FACT: Liking Photos of Women on Instagram is not Cheating. 

But is creepy. We all have that one friend who follows all the “swimsuit model” accounts and likes women’s selfies and yoga photos. Is he cheating? Not really.

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Pressing like comes naturally to humans these days, that sometimes it’s almost automatic. You like a picture? You like it. But while he’s not really cheating, your friend is a sleazeball and a creep and somebody should tell him before he gets himself into trouble.

MYTH: If You Tell Your Partner, Then It's Not Cheating.

In open relationships, both partners agree from the beginning that, while committed to each other, they will be allowed, even encouraged, to see other people. So if one of them goes on a date, it wouldn’t be cheating.

This isn’t the case if the relationship starts out as conventional and then one of you just decides to declare that you want to see other people while in the relationship. Unless the other person agrees, telling them what you want doesn’t result in a license to do it. Being in a relationship means considering your partner’s feelings and opinions. It’s a compromise. If it’s just you making the decisions, it’s not a compromise. It’s cheating.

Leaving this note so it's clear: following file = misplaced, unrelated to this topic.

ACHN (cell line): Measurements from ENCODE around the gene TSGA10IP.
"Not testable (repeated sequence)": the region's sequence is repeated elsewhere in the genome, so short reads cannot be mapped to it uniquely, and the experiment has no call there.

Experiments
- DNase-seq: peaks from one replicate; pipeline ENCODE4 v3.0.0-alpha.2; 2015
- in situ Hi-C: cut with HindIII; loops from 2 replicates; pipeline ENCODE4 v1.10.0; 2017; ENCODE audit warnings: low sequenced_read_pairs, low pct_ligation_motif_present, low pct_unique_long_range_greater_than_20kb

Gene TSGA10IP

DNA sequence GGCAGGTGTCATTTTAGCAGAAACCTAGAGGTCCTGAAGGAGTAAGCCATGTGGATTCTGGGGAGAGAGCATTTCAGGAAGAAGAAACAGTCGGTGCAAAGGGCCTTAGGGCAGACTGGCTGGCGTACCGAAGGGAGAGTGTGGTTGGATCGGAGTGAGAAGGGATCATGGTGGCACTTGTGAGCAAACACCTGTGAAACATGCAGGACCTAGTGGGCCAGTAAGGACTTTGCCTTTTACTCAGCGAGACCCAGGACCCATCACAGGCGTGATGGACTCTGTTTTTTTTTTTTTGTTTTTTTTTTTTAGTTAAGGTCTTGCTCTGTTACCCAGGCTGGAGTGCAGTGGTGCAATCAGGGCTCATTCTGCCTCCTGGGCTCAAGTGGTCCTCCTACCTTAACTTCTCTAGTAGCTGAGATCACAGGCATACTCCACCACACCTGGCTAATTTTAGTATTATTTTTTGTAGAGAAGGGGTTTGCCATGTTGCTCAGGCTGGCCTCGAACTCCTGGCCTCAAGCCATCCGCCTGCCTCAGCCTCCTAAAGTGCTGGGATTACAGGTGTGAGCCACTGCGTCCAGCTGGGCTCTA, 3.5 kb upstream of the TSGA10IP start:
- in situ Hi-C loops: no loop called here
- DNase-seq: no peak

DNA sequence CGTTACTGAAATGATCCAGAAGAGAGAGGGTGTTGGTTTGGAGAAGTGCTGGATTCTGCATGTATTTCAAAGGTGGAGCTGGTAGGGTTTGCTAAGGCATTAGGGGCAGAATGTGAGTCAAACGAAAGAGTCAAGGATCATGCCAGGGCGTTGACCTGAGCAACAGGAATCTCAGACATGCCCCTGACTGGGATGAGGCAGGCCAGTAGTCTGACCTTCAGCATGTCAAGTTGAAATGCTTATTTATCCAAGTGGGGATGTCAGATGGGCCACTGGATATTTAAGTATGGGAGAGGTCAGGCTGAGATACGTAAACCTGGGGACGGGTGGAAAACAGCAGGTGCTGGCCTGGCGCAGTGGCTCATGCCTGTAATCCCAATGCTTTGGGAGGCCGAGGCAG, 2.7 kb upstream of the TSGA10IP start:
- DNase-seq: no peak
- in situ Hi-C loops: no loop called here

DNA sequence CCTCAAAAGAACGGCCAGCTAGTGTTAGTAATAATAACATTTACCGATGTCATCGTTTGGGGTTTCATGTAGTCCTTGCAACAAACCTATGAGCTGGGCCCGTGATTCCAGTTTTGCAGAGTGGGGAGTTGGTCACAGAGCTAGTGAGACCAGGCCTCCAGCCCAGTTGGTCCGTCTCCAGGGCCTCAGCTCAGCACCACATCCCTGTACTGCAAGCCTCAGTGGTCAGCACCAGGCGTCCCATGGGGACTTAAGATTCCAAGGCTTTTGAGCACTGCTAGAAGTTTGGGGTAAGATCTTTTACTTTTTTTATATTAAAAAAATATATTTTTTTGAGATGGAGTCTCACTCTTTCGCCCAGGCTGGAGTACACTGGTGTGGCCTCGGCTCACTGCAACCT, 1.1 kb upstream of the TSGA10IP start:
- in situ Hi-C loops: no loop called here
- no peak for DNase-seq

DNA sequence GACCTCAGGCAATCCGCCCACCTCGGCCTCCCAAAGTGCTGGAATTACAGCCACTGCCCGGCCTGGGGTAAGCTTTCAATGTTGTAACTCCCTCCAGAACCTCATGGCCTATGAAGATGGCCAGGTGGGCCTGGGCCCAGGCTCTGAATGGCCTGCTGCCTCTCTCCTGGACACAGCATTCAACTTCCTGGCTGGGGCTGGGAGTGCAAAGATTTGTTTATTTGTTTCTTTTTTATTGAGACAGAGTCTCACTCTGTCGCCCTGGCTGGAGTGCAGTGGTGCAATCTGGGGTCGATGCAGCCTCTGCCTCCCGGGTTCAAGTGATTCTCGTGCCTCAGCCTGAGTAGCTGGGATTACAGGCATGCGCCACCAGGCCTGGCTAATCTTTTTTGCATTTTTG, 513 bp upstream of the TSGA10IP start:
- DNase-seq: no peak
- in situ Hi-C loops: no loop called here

FACT: Chatting with Women Anonymously is Cheating.

If you’re thinking you’ve discovered a loophole in what counts as cheating, a loophole that is very convenient and didn’t exist pre-Internet times, you’re wrong. Setting up a fake profile and messaging random women for fun could very quickly snowball into a sticky situation.

First of all, it is being dishonest to your partner that makes it a cheating act. Second, you are being dishonest to the person you are talking to. Think of your partner, who believes she’s the only person you say “Good morning” and “Good night” to. And think of the other women trusting you with their photos—they could end up liking fake-you, or worse, trusting you.


FACT: Using the Disappearing Text Function in Your Phone Could Mean You're Cheating.

Why would a regular dude possibly have any need for the “disappearing text” function? Why would you need to hide your meme collection or your Fantasy draft thread? You don’t. You hide sneaky messages or maybe an exchange of selfies. Unless it’s a thread about a surprise party for your partner, step away from the disappearing text. Don’t act unnecessarily suspicious.

I once dated a guy who thought Viber Groups was like a folder that categorizes contacts, so he put me in a group with all the other women he was dating. Of course, we all got alerts, all got confused, and all subsequently left him. Let this serve as a warning. Technology may have allowed for more ways to keep secrets, but it’s also made it so much easier for anyone to discover anything. It’s both an enabler and a deterrent.

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Chonx Tibajia